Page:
PITTSBURGH — The People's March had just reached the edges of Steel City's downtown, at the halfway point in the three-mile protest, and Robert Shepherd's feet ached with each step.
The gray-haired former bookstore clerk was one of several thousand peaceful demonstrators who took to the streets of Pittsburgh on Friday to call attention to a host of ills they attributed to the economic policies of the world leaders convening at the Group of 20 summit.
It had been four decades since he had marched across college campuses to protest the war in Vietnam and to fight for civil rights. The frayed Army jacket was long gone, though his concerns over foreign conflicts remain. But what keeps him up at night is more personal.
It's the healthcare debate. He lost his insurance plan when he lost his job at a college bookstore 26 months ago.
"I wanted the chance to speak out," said Shepherd, 59. "I wanted to be part of history."
So the Pittsburgh resident pulled on black dress pants, a forest-green polo shirt and scuffed leather shoes and headed out the door Friday morning, joining friends waiting in the crowd in the city's Oakland neighborhood. Among them was Edward Black, a 77-year-old with cerebral palsy.
Around 11:30 a.m., Shepherd started walking. A yellow-and-blue placard declaring his support for single-payer healthcare dangled from his neck as he pushed Black's wheelchair through the crowd.
The quiet pair moved through a city on edge. A day earlier, 66 people were arrested after an impromptu march turned into an ugly clash with police that stretched well into the night.
Authorities were determined to quell any repeats. From the sidelines thousands of officers, clad in riot gear and clutching wooden batons, eyed Shepherd and his fellow protesters through scratched plastic visors. Curious locals, standing six- and seven-deep behind the police, watched and waited.
The march, organized by the Thomas Merton Center, a Pittsburgh peace organization, steadily grew to nearly 5,000. By early afternoon, the parade surrounding Shepherd and Black along 5th Avenue was part political angst, part Cirque du Soleil.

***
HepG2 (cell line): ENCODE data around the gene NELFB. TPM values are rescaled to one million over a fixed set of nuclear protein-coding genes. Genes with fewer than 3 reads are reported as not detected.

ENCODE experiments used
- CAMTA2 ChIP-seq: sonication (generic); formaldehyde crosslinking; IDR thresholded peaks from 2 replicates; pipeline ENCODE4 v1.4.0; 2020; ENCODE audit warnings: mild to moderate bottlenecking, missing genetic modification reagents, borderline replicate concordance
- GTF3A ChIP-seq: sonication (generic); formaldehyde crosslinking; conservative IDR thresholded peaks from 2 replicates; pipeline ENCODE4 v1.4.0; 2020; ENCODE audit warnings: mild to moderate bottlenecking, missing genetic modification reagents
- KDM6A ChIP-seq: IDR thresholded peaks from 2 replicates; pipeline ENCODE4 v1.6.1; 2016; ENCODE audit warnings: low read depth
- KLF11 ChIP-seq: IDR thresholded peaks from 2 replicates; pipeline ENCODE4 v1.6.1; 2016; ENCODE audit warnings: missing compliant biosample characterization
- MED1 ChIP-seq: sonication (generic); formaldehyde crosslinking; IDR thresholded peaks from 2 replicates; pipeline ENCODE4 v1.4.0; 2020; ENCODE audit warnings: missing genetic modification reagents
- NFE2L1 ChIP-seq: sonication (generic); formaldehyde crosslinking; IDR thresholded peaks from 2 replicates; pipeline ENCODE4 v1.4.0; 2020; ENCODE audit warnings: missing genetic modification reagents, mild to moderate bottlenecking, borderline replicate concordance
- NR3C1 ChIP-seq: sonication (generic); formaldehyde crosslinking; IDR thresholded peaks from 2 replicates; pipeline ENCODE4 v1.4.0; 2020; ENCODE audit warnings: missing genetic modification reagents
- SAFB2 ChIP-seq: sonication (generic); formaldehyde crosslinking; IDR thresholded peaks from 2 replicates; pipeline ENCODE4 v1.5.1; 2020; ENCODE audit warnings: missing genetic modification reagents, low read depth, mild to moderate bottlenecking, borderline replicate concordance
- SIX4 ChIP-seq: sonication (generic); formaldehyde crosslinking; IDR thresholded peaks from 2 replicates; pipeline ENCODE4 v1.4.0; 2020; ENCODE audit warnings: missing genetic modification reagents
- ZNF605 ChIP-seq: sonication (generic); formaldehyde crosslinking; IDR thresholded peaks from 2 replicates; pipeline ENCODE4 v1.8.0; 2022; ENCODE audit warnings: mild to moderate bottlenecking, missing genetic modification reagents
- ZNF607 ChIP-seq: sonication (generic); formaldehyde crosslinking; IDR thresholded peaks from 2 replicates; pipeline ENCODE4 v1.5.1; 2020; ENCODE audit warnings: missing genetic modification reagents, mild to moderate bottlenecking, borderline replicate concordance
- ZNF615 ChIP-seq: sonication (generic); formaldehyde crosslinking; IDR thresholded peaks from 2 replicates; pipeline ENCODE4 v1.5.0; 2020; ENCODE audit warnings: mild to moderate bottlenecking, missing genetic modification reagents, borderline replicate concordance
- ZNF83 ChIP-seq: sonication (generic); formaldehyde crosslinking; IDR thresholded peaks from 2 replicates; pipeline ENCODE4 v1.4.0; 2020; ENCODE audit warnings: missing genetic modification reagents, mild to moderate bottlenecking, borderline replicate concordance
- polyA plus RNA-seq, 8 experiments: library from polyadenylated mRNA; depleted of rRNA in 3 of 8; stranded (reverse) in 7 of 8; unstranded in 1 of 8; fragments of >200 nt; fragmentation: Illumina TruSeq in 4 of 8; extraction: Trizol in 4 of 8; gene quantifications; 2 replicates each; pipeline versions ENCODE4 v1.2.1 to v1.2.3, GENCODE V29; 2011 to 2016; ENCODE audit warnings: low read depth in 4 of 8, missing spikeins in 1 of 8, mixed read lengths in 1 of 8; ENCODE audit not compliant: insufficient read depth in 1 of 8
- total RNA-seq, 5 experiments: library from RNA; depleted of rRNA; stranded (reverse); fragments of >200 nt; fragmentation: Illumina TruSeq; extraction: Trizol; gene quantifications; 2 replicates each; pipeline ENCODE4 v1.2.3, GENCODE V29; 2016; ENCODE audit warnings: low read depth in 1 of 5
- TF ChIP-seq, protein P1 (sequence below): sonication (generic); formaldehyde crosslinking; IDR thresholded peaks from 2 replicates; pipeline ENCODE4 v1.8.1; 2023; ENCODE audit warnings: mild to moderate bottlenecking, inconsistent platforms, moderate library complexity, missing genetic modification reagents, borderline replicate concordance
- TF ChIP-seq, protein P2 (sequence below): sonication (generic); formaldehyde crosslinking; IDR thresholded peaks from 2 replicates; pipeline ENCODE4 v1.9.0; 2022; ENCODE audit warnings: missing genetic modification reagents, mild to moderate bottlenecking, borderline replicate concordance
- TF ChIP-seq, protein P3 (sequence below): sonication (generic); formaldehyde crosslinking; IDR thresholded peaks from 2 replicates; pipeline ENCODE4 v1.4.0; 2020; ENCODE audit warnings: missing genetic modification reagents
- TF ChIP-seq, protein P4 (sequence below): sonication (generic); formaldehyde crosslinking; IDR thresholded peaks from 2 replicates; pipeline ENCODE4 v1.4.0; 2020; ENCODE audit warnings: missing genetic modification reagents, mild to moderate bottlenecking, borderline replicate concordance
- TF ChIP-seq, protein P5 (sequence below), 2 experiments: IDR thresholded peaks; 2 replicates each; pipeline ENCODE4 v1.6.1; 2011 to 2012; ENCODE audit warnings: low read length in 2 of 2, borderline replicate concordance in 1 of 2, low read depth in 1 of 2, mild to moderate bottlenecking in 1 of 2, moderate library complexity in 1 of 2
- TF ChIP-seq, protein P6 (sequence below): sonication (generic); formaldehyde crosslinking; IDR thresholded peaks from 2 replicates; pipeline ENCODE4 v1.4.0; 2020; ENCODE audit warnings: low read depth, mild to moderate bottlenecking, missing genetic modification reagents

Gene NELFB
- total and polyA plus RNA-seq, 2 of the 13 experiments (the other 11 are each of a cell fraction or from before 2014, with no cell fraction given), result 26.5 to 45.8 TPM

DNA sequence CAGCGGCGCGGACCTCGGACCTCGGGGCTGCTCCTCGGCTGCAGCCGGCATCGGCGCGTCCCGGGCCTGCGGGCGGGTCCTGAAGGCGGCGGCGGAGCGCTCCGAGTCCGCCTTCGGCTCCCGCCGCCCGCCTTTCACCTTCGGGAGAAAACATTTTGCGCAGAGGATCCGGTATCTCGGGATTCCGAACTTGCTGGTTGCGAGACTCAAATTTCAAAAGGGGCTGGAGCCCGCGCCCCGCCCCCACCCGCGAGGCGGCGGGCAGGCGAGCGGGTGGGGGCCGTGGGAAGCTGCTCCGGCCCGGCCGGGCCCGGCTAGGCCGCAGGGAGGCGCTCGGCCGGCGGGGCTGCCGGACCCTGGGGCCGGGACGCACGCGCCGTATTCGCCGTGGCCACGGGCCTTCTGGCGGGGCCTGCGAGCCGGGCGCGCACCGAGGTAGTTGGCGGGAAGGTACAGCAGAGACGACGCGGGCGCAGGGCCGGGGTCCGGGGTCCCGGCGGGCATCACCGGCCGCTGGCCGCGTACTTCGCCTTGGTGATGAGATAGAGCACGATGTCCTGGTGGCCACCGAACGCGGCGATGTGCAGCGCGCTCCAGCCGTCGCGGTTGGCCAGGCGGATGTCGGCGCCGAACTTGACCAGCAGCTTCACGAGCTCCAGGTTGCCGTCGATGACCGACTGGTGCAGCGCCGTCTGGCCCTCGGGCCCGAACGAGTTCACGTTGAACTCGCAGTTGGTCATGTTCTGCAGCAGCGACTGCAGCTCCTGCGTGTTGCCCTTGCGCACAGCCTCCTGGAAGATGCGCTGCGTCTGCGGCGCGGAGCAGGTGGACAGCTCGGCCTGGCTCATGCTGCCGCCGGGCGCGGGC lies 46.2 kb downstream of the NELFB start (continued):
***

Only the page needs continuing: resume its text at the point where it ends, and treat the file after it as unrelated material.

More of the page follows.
The air smelled of sweet incense and sour bodies. People waved handwritten signs in the air, pleading for jobs, railing against war, pushing for Americans to fix the economy and "Eat the Bankers."
One young man, carrying a "consumerism is evil!" sign, browsed through protest posters that were selling for $10. Shepherd stepped around bicyclists and navigated his friend's wheelchair around pet-owners walking their dogs.
Walking a few feet ahead of Shepherd, Tsering Wangdi yawned. This was the second protest he's walked in as many days. The Tibetan-born man, 32, said he marches for his family: His father, he said, died after being held in a Chinese prison.
Wangdi rented a car and drove the nearly 300 miles from his home in Philadelphia to the protests to denounce the Chinese government as world leaders gathered. He'd spent the last few days sleeping on a cot inside a church, eating donated sandwiches and bowls of noodles.
"[I] wonder how much farther we have," Wangdi said to himself as he and other marchers passed through shadows thrown by the skyscrapers. A few city workers, who hadn't been sent home earlier in the day, peered out the windows from their cubicles.
Shepherd was wondering the same thing. "Another mile or so," he said, stopping to take a break.
Shepherd is a stocky man with a beard that still holds a hint of his auburn-haired youth.
He glanced at a group of young men, clad in black, their faces covered with handkerchiefs, an anarchy symbol scrawled on their pant legs. They looked like many of the people who had been arrested the night before, whom TV crews had filmed throwing rocks at police.
Shepherd's forehead wrinkled in consternation. The crowd pressed in on the wheelchair. He wondered if he'd made a mistake.
Then a gap opened, leading to an empty side street. Shepherd pushed his friend's wheelchair into the space and kept walking.